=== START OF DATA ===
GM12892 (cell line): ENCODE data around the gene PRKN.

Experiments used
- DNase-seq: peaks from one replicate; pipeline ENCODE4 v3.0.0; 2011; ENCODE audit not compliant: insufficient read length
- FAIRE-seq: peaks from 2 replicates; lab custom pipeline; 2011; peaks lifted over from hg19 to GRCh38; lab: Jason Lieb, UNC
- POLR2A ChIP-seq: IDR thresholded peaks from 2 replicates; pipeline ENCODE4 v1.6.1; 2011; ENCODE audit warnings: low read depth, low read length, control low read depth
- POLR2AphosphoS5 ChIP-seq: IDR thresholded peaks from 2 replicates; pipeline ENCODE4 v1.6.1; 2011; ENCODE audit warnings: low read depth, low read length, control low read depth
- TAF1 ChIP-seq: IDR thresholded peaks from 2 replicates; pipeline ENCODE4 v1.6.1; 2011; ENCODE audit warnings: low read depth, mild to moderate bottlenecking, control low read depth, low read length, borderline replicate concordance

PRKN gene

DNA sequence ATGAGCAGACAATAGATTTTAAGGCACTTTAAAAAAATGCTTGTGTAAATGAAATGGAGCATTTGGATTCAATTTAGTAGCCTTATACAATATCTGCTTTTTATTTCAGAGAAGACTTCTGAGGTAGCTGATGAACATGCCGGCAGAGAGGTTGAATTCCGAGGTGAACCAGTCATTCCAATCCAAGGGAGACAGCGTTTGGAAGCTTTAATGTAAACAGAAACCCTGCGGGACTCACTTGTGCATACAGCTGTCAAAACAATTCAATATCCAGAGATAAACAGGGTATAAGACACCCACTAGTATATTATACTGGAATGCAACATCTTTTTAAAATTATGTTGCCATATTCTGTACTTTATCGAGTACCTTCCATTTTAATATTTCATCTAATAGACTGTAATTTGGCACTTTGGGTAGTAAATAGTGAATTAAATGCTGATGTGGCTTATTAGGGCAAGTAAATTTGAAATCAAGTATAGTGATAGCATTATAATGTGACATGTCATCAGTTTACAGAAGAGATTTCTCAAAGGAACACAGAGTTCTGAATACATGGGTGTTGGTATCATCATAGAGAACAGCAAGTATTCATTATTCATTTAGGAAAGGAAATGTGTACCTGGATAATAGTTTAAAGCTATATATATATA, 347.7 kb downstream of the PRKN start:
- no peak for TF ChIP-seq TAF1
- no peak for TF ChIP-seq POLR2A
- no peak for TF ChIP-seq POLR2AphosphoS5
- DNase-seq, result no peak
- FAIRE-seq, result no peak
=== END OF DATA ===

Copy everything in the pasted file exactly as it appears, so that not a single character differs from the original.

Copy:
GM12892 (cell line): ENCODE data around the gene PRKN.

Experiments used
- DNase-seq: peaks from one replicate; pipeline ENCODE4 v3.0.0; 2011; ENCODE audit not compliant: insufficient read length
- FAIRE-seq: peaks from 2 replicates; lab custom pipeline; 2011; peaks lifted over from hg19 to GRCh38; lab: Jason Lieb, UNC
- POLR2A ChIP-seq: IDR thresholded peaks from 2 replicates; pipeline ENCODE4 v1.6.1; 2011; ENCODE audit warnings: low read depth, low read length, control low read depth
- POLR2AphosphoS5 ChIP-seq: IDR thresholded peaks from 2 replicates; pipeline ENCODE4 v1.6.1; 2011; ENCODE audit warnings: low read depth, low read length, control low read depth
- TAF1 ChIP-seq: IDR thresholded peaks from 2 replicates; pipeline ENCODE4 v1.6.1; 2011; ENCODE audit warnings: low read depth, mild to moderate bottlenecking, control low read depth, low read length, borderline replicate concordance

PRKN gene

DNA sequence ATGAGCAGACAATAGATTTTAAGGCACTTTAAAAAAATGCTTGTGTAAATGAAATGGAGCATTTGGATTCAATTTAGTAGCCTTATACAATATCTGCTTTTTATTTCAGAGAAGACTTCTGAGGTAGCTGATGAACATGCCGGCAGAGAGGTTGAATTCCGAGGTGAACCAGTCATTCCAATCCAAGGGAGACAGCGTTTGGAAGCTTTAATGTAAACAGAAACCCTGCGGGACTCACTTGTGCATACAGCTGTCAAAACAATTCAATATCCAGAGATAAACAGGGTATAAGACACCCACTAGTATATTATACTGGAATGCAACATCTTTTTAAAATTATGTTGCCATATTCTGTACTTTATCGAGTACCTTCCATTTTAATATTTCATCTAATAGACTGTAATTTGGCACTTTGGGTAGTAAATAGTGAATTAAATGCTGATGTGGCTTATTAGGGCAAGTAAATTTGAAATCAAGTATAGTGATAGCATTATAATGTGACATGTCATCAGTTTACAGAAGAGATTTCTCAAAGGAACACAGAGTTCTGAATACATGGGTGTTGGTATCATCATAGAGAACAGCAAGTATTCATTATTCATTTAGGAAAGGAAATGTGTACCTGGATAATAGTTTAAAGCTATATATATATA, 347.7 kb downstream of the PRKN start:
- no peak for TF ChIP-seq TAF1
- no peak for TF ChIP-seq POLR2A
- no peak for TF ChIP-seq POLR2AphosphoS5
- DNase-seq, result no peak
- FAIRE-seq, result no peak